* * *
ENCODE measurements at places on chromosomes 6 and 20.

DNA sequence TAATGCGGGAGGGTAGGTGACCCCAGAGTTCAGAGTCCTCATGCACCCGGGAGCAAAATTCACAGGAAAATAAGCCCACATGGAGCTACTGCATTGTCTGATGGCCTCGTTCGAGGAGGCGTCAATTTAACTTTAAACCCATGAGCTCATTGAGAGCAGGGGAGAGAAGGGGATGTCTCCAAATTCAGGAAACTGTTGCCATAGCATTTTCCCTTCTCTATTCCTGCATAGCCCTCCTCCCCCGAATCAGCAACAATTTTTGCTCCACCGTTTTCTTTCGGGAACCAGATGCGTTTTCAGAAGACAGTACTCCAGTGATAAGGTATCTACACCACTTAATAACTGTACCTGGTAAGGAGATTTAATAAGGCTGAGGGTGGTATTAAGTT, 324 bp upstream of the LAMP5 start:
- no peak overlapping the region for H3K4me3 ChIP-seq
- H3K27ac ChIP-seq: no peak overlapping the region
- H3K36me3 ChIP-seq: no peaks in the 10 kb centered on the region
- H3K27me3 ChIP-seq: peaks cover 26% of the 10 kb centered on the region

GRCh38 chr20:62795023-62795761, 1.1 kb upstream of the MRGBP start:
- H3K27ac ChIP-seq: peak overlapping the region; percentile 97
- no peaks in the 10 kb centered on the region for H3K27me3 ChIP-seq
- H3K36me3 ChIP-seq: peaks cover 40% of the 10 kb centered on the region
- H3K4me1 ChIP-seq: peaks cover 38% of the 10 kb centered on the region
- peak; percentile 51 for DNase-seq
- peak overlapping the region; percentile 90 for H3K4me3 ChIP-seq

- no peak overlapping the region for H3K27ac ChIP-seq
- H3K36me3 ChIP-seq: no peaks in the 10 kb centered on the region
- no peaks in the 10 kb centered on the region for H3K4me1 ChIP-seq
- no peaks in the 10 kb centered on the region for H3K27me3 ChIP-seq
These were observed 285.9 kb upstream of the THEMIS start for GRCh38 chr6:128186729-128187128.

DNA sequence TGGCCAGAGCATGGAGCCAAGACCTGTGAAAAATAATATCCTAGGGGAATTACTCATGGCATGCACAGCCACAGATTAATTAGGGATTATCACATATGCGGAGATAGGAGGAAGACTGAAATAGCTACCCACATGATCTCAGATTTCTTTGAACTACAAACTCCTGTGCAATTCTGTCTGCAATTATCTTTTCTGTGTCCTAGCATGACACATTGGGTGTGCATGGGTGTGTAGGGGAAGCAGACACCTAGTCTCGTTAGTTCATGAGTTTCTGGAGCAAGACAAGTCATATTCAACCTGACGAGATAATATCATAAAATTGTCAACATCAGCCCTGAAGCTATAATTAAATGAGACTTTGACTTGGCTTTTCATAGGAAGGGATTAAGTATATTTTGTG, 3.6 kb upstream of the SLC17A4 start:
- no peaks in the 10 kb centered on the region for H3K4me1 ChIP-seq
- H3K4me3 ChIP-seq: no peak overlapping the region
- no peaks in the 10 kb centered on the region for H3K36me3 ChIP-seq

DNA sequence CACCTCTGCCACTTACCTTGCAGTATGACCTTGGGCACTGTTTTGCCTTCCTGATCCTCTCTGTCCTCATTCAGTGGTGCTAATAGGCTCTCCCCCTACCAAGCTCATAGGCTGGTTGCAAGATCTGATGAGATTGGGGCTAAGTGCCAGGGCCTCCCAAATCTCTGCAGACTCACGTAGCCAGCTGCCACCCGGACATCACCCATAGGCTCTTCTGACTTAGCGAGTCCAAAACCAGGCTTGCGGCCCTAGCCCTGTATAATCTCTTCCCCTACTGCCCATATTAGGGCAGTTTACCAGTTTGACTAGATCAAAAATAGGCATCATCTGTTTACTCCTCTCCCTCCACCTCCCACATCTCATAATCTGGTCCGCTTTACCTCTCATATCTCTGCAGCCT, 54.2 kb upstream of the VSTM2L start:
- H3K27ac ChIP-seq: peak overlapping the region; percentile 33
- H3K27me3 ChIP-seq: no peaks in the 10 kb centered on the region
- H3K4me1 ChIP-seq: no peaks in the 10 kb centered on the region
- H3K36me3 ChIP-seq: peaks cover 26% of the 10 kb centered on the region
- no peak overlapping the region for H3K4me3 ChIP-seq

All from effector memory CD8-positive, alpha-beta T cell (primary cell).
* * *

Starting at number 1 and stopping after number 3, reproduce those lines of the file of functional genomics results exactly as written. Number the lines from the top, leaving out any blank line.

ENCODE measurements at places on chromosomes 6 and 20.

DNA sequence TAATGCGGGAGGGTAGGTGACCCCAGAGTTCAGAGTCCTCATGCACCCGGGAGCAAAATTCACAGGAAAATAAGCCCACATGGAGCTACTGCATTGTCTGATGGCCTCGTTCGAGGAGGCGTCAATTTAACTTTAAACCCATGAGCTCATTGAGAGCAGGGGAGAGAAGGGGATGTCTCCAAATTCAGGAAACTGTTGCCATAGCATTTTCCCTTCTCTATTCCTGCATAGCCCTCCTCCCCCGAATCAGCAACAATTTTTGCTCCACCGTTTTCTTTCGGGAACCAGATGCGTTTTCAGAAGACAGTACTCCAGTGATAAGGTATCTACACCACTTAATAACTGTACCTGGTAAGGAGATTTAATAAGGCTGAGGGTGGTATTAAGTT, 324 bp upstream of the LAMP5 start:
- no peak overlapping the region for H3K4me3 ChIP-seq